The most deprived neighbourhoods in England, which have recorded the highest consistent levels of Covid-19 cases, also have the lowest rates of vaccine uptake, data shows.
The New Statesman’s analysis of hyper-local figures from Public Health England reveals a clear relationship between an area’s level of deprivation and it having consistently high rates of Covid-19 throughout the pandemic.
After the first wave of the pandemic, case rates in neighbourhoods in Leicester, Bradford and Manchester never really fell to levels seen in the rest of the country during the easing of restrictions last summer.
High vaccine uptake in these more stubborn repositories of Covid-19 could be crucial to reducing the number of cases, but figures currently suggest people in poorer areas are also less likely to have been vaccinated.
This holds among all age groups that are currently being offered the vaccine.
Why are poorer areas seeing slower uptake of vaccines? We don’t know, but studies have shown that vaccine coverage is lower among ethnic minorities, who often live in more deprived neighbourhoods.
The figures may reflect vaccine hesitancy among certain minorities or other factors, such as lower levels of GP registration in some demographic groups making it harder to reach them for vaccination – or a combination of both.
You can examine how many people have had the vaccine in your neighbourhood, and how that compares to the rest of your town, and to England as a whole, using our local Covid-19 tracker here.
The New Statesman’s analysis compared the number of weeks neighbourhoods had more than 40 Covid cases per 100,000 people to their levels of deprivation and vaccine take-up.
Both low take-up and high case numbers were linked to deprivation. And although a direct relationship between Covid-19 rates and vaccine uptake was less clear, the analysis suggests fewer people in areas that have had consistently high Covid-19 rates are getting vaccinated.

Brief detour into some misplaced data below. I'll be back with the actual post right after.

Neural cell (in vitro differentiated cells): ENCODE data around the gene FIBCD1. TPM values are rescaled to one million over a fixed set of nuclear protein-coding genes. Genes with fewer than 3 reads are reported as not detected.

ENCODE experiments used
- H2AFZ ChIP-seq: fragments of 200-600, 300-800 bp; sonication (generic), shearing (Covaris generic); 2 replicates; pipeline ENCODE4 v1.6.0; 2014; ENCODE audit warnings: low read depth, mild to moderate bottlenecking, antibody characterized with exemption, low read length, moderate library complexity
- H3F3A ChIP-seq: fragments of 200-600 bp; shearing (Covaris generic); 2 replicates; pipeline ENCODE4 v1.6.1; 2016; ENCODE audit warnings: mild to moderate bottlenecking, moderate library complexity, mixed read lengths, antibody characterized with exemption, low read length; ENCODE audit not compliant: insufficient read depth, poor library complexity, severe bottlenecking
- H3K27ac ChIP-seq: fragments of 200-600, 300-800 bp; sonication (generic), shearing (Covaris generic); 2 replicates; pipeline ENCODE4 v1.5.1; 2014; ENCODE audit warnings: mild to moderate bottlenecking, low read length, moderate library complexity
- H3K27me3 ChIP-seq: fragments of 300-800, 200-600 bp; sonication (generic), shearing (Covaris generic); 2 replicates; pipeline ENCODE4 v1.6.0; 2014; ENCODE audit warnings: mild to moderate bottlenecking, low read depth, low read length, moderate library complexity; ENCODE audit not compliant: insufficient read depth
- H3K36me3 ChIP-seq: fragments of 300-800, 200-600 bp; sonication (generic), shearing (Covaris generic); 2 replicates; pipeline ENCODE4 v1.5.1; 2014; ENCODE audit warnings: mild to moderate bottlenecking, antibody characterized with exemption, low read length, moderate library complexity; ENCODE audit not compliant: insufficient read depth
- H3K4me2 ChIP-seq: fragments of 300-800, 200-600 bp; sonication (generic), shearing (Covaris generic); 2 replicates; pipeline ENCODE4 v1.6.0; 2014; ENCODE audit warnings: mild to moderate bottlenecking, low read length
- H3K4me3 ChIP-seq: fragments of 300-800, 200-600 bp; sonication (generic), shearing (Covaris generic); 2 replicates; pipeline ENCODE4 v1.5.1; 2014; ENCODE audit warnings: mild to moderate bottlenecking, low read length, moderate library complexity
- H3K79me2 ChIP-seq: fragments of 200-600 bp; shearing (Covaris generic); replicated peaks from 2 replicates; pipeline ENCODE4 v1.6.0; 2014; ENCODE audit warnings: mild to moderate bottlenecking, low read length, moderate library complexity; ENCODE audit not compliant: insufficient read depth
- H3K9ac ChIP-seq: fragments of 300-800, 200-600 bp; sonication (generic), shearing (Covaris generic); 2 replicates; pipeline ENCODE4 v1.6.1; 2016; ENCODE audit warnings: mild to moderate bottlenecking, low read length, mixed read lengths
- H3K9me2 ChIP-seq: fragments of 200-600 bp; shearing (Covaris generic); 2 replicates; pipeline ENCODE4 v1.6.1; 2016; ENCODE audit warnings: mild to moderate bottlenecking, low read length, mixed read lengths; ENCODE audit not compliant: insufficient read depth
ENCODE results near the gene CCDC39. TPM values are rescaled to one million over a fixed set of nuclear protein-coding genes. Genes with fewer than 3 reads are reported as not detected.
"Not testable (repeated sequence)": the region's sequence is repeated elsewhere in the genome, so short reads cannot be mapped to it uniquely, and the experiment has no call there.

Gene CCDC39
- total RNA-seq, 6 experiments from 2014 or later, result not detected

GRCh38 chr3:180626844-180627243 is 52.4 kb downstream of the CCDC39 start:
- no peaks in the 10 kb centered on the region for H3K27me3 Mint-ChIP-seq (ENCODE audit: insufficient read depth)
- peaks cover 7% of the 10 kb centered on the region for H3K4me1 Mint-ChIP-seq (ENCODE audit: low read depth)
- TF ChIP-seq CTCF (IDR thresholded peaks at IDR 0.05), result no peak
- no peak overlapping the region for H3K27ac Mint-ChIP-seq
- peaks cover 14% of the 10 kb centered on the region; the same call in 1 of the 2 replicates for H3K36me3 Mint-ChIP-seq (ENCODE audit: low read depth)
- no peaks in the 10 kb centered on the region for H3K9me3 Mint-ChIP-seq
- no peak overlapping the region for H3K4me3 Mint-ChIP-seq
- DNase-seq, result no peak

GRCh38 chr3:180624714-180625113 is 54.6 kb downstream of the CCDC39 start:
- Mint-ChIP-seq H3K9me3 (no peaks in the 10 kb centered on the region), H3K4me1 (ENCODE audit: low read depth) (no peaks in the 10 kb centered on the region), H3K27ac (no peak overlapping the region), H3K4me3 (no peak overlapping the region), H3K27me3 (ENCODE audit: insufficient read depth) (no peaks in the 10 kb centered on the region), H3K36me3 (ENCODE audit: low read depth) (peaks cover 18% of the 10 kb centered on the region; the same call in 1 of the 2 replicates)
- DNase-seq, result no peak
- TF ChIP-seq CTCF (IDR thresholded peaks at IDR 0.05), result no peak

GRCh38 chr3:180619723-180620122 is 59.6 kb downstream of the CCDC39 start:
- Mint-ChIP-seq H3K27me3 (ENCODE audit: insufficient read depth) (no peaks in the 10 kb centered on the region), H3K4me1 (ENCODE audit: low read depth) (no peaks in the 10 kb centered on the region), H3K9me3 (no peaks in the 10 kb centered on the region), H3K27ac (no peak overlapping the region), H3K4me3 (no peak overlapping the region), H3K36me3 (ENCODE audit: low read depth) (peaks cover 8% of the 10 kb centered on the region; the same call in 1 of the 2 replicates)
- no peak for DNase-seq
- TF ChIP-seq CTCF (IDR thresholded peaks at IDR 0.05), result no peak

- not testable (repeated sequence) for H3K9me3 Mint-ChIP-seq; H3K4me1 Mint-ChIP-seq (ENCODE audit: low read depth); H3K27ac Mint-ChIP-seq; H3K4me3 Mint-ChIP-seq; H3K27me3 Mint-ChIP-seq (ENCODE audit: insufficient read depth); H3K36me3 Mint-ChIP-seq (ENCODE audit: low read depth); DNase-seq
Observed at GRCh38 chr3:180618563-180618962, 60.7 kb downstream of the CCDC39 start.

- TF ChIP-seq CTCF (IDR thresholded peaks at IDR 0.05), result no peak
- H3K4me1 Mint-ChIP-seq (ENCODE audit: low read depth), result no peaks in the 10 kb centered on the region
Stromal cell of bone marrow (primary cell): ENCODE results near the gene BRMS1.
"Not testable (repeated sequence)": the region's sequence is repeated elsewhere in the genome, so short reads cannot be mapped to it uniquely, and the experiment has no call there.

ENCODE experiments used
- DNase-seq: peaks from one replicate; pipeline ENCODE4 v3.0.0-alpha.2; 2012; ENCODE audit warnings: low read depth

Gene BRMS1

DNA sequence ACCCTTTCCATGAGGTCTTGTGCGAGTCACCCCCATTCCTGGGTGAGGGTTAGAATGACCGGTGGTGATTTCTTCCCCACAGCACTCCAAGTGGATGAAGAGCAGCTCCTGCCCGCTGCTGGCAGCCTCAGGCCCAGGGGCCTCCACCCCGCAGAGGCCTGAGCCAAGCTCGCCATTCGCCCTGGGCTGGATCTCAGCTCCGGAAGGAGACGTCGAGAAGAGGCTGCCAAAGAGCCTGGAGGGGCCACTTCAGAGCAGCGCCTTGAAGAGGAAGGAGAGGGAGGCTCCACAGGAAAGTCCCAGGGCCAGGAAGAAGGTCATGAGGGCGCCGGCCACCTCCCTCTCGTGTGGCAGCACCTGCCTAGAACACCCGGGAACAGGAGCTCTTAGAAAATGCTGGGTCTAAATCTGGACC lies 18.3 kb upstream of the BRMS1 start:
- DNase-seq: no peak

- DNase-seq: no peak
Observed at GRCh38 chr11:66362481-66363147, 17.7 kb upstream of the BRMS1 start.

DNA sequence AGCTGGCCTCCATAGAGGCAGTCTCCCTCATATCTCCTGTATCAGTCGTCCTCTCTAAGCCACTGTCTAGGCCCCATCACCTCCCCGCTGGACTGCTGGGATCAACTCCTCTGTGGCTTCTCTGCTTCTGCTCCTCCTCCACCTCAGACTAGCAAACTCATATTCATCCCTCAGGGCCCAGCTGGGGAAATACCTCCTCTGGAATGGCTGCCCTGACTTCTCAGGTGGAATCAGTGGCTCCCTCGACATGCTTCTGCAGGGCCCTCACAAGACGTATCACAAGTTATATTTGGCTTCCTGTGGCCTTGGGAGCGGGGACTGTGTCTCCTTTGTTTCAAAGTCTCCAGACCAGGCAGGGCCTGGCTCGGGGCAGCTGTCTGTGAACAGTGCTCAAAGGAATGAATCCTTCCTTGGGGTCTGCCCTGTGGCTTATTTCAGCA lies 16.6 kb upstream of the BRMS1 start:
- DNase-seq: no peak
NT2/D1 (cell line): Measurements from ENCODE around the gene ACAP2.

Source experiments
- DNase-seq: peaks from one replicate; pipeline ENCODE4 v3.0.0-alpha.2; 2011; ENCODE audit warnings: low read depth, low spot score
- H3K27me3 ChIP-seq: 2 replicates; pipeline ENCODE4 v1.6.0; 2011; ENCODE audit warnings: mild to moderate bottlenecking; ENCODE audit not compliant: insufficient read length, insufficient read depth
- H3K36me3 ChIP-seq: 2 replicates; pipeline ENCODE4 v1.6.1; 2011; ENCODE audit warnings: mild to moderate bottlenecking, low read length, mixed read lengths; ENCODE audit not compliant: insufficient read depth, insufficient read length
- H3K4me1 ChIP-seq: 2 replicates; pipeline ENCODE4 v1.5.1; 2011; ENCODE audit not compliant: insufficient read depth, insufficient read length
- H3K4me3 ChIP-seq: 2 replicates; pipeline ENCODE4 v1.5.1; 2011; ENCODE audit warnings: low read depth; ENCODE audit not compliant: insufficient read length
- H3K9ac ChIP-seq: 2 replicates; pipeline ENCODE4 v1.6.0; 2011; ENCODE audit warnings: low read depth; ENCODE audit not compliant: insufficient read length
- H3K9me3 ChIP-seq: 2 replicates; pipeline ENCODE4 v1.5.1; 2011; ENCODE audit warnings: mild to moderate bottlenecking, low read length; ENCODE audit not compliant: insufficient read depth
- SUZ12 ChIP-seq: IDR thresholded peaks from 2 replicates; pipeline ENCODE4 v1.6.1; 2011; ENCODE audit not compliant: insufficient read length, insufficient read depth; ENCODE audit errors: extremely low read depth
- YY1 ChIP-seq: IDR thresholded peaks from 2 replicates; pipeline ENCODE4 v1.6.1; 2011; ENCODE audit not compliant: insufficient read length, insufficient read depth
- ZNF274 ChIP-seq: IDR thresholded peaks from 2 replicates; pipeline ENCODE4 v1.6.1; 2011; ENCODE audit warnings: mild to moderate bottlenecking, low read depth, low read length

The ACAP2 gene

As for why more deprived areas are likelier to have persistently high Covid-19 rates, one theory relates to type of employment. The figures from the last census, in 2011, are now dated, but may still provide some indication of an area’s job mix.
They show that neighbourhoods with consistently high Covid rates are more likely to have a larger percentage of employees in so-called elementary occupations, which consist of routine tasks that are difficult or impossible to do remotely, as well as in process plant and machinery, and customer service.
These areas also had a lower percentage of people in professional occupations, which are more likely to enable someone to work from home. Figures from early on in the pandemic showed that people were moving about more in areas of deprivation – again, possibly because they still had to go into work.
Of course, the rate of Covid-19 in an area is determined by a complicated and wide range of factors, such as population density as well as local rates of testing, rather than just the jobs people do. But if people are compelled to leave home for work, that will increase both their own risk and that of their community.
Increasing vaccination rates is therefore imperative. While not everyone in an area needs get vaccinated for there to be a positive effect on local cases, the more that do, the greater the improvement. And while it’s true that some of these areas may have relatively high levels of immunity from people having caught Covid already, getting vaccinated is still beneficial as it may increase protection against different variants of the virus and reduce the risk of transmission.
In short, the vaccine roll-out is still crucial. And what these figures show is that areas that may be most in need of vaccination to lower persistently high case rates are also currently among the least likely to get it.